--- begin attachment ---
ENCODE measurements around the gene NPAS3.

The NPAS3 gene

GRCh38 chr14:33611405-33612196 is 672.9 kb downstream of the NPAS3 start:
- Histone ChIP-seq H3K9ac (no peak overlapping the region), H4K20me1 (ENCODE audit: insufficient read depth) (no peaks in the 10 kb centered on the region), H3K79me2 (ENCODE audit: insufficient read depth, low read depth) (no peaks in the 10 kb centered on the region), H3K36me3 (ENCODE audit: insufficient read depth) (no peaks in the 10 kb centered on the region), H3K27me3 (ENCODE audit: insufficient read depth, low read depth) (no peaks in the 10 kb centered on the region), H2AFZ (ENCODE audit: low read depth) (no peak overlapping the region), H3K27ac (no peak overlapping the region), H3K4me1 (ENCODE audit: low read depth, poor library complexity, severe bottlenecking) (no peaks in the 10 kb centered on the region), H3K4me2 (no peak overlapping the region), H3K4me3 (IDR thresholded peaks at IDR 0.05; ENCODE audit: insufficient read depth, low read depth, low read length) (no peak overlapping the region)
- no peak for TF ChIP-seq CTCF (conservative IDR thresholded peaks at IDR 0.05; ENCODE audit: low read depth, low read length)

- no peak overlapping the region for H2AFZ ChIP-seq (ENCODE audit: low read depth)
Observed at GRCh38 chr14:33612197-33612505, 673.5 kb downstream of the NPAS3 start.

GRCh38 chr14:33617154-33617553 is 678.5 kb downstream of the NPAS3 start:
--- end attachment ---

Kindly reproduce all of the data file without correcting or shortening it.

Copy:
ENCODE measurements around the gene NPAS3.

The NPAS3 gene

GRCh38 chr14:33611405-33612196 is 672.9 kb downstream of the NPAS3 start:
- Histone ChIP-seq H3K9ac (no peak overlapping the region), H4K20me1 (ENCODE audit: insufficient read depth) (no peaks in the 10 kb centered on the region), H3K79me2 (ENCODE audit: insufficient read depth, low read depth) (no peaks in the 10 kb centered on the region), H3K36me3 (ENCODE audit: insufficient read depth) (no peaks in the 10 kb centered on the region), H3K27me3 (ENCODE audit: insufficient read depth, low read depth) (no peaks in the 10 kb centered on the region), H2AFZ (ENCODE audit: low read depth) (no peak overlapping the region), H3K27ac (no peak overlapping the region), H3K4me1 (ENCODE audit: low read depth, poor library complexity, severe bottlenecking) (no peaks in the 10 kb centered on the region), H3K4me2 (no peak overlapping the region), H3K4me3 (IDR thresholded peaks at IDR 0.05; ENCODE audit: insufficient read depth, low read depth, low read length) (no peak overlapping the region)
- no peak for TF ChIP-seq CTCF (conservative IDR thresholded peaks at IDR 0.05; ENCODE audit: low read depth, low read length)

- no peak overlapping the region for H2AFZ ChIP-seq (ENCODE audit: low read depth)
Observed at GRCh38 chr14:33612197-33612505, 673.5 kb downstream of the NPAS3 start.

GRCh38 chr14:33617154-33617553 is 678.5 kb downstream of the NPAS3 start: